Culture Collections

Setting up an inverted phase contrast microscope for tissue culture

Microscope - HOMEPAGE

“Often microscope users are unaware of how to set up an inverted microscope and either suffer from low quality images or adopt a trial and error approach to try to improve results.  Understanding how to set up the microscope properly can save time and greatly increase the quality of images and data generated from cell cultures” 

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In most conventional cell culture cells grow attached to the inside of a petri dish or tissue culture flask. In order to see the cells we need in inverted microscope where the objective is underneath the stage of the microscope and points upwards so that the specimen can be viewed from below.  Light is directed onto the specimen through a series of condenser lenses from above.

Cells in culture are colourless, transparent and difficult to distinguish from their surroundings by conventional bright field microscopy.  Phase Contrast microscopy was developed in the early 20th Century by the Dutch physicist Fritz Zernike.  Zernike discovered that if rings are placed in the condenser and the objective of a microscope and correctly aligned, interference patterns can be generated in sample that result in a phase shift in the wavelength of the light reaching the eye, enhancing the image considerably. The technique was recognised as a major advance in microscopy and Zernike was awarded the Nobel Prize for his work in 1953.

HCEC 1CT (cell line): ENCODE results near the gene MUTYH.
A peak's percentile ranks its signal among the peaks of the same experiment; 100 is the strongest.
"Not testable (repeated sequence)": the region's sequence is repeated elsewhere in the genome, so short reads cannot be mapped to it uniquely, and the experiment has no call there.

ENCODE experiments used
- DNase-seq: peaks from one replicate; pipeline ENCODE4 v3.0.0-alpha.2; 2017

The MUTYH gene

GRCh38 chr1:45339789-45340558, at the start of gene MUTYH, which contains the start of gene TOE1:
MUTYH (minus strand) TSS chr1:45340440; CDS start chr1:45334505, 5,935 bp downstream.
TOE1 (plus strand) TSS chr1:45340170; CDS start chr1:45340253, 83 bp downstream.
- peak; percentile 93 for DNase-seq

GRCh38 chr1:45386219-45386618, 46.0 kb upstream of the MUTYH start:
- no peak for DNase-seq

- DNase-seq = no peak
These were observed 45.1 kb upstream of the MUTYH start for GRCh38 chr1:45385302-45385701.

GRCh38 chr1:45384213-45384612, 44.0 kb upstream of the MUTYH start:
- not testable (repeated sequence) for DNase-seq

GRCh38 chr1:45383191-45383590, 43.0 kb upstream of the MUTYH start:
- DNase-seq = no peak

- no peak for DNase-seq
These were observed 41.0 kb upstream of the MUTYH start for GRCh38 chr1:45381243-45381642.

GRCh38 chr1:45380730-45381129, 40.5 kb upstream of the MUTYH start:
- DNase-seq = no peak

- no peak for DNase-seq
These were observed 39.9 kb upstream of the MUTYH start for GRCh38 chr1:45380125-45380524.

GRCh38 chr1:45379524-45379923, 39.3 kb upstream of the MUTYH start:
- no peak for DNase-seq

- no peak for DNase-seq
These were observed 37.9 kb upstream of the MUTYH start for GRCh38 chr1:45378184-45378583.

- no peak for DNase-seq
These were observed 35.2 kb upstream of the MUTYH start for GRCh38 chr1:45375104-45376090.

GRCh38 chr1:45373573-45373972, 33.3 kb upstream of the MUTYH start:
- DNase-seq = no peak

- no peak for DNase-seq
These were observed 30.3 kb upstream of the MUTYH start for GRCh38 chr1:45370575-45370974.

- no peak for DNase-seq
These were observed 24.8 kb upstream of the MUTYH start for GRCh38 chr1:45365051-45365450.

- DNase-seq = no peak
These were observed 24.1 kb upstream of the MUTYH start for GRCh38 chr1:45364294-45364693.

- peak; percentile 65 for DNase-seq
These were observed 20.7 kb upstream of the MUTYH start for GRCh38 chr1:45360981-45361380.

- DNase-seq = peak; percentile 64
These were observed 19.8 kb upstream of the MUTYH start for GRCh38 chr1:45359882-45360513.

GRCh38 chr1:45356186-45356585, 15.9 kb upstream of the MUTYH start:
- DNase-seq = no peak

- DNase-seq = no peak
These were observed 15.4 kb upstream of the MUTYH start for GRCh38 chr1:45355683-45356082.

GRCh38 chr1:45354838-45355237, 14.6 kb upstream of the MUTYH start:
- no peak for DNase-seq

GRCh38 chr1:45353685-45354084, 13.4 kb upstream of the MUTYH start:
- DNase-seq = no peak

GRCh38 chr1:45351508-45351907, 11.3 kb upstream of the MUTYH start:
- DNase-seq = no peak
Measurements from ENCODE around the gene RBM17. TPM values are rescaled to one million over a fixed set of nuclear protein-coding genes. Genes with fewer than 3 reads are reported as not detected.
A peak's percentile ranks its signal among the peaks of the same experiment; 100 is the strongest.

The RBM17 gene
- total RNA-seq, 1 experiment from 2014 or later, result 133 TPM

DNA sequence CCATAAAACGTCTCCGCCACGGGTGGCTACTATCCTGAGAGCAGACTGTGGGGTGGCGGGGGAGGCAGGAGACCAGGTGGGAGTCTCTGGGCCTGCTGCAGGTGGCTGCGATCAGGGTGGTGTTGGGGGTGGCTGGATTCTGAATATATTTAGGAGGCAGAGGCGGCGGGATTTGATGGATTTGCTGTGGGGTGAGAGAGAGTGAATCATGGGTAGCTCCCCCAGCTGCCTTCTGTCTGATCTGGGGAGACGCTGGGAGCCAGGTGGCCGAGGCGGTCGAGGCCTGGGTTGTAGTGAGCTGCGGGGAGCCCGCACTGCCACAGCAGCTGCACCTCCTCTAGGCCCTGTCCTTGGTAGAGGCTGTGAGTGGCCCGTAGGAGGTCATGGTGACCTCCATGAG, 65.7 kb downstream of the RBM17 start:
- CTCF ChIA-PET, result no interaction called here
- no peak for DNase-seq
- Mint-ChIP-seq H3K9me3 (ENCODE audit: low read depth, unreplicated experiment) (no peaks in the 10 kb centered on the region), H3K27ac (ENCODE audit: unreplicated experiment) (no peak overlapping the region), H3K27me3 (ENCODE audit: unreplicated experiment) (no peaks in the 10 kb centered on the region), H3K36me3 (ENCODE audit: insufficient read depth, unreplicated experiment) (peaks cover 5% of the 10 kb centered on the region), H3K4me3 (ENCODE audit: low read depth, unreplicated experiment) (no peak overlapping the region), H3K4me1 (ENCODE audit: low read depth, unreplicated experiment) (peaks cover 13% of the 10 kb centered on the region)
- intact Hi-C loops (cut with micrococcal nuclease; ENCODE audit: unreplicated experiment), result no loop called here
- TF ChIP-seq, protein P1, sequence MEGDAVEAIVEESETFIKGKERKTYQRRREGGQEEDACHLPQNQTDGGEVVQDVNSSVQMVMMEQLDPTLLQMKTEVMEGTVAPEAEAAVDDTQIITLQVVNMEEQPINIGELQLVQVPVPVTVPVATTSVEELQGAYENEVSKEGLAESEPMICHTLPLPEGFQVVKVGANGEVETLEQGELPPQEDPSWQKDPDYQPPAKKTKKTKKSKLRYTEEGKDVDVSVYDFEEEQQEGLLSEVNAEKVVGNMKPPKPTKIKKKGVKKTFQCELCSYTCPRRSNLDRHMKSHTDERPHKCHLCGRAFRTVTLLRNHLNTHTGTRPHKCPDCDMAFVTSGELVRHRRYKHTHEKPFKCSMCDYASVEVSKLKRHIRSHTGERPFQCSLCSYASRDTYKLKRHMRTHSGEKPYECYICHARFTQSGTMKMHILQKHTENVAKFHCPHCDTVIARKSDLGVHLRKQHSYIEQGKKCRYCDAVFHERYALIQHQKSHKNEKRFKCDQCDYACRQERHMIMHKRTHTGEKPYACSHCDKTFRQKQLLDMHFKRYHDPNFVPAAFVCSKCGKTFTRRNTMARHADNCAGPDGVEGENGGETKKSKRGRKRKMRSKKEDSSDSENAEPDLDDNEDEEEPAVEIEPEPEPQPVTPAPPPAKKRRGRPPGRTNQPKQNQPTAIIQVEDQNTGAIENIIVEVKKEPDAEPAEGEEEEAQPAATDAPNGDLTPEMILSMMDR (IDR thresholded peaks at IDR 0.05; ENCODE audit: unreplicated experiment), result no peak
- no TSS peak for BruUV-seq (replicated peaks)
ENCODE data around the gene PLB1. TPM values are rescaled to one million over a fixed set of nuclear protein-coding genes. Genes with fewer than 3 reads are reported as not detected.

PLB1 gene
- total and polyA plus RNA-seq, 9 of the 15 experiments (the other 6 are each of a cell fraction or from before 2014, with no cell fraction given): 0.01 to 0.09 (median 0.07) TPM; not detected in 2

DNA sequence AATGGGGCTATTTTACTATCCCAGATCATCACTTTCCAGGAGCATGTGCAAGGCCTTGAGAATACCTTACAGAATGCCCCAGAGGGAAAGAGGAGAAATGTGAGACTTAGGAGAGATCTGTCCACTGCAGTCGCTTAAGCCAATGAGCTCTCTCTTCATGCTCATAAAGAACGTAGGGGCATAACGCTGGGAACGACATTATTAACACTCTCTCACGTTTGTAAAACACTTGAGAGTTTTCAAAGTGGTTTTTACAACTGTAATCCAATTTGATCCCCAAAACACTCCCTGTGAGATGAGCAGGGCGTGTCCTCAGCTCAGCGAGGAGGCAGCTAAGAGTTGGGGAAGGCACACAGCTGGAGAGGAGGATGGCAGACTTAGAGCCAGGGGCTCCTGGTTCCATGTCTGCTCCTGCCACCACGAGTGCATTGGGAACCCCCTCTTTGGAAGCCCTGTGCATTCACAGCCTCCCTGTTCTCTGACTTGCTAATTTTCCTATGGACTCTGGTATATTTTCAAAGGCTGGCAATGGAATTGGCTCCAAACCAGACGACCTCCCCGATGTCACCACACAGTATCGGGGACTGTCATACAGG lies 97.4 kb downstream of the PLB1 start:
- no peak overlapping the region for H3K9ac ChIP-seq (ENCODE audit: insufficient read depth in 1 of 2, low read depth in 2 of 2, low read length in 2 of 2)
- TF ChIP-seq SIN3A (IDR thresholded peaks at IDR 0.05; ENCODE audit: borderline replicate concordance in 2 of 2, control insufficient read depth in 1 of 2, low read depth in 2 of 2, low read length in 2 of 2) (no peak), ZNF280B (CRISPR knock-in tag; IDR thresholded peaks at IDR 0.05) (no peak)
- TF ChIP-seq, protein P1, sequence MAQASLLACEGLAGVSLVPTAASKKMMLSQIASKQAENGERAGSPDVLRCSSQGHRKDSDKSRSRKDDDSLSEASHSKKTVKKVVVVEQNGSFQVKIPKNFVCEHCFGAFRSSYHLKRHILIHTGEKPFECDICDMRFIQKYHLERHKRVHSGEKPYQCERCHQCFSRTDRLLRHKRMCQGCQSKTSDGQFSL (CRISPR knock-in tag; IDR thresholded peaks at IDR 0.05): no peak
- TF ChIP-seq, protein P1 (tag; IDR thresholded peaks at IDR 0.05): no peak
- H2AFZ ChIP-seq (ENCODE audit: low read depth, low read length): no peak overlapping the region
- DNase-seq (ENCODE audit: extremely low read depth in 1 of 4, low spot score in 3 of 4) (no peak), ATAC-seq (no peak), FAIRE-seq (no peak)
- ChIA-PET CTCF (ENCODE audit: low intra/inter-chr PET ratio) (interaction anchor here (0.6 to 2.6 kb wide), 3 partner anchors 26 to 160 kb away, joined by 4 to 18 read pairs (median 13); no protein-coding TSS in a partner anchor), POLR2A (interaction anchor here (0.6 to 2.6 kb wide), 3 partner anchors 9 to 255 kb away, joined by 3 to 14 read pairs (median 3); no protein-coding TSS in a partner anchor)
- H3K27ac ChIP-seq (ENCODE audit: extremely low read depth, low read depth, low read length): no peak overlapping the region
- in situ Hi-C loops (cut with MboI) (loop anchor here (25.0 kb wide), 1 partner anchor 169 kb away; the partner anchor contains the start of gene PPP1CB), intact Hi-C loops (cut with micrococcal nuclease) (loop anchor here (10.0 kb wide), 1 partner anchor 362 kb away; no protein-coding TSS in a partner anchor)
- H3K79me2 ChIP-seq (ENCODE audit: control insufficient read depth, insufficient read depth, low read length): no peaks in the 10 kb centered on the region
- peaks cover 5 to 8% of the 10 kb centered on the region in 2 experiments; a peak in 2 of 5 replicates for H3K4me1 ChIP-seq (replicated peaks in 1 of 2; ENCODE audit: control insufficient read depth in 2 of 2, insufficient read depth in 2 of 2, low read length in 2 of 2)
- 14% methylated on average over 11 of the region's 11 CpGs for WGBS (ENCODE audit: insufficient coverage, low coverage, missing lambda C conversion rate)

Microscope images

Often microscope users are unaware of how to set up an inverted microscope and either suffer from low quality images or adopt a trial an error approach to try to improve results.  Understanding how to set up the microscope properly can save time and greatly increase the quality of images and data generated from cell cultures.

First, check you have specialised phase contrast objectives. This should be clear, by for example, the word “phase” being printed on the objective body. Secondly, there should be set of annulus inserts (sometimes called phase rings) present in the condenser. These are usually made of metal and should be matt back in colour to help them absorb unwanted light. If the black coating has worn off then the microscope may not work optimally. The phase rings may also have adjustment screws to allow the rings to be moved into optimal alignment. There should be specific rings for specific objective magnifications.

Set the microscope to bright field (no phase rings in place) and focus on the cells, when focused the best you can, alter the brightness of the illumination and the height of the condenser for optimal image quality, then select the correct phase ring for the objective being used. Note there may be adjustment screws that allow the condenser to be properly centred. Use these to ensure the sample is correctly illuminated.

You may have a “phase telescope” specific to your microscope. If so, remove one of the eyepieces from the microscope and place the telescope in its place. If there are adjusting screws for the phase ring alignment, adjust them so that the image of the ring is in exact alignment with the ring in the objective. Once these are aligned they should not require re-adjusting for some time.

You may also notice the option for placing a green filter into the condenser. In practice phase-contrast works over the entire spectrum of visible light, however, the phase optics will be manufactured to operate at an optimal wavelength of 550nm, as the human eye is most sensitive to green light. Use of a green filter, therefore, provides optimum contrast.

Finally the iris diaphragm can be used to adjust the area of the sample being illuminated, this allows the shielding of excess light and helps you acquire and image of good contrast.

 

March 2017

 

 

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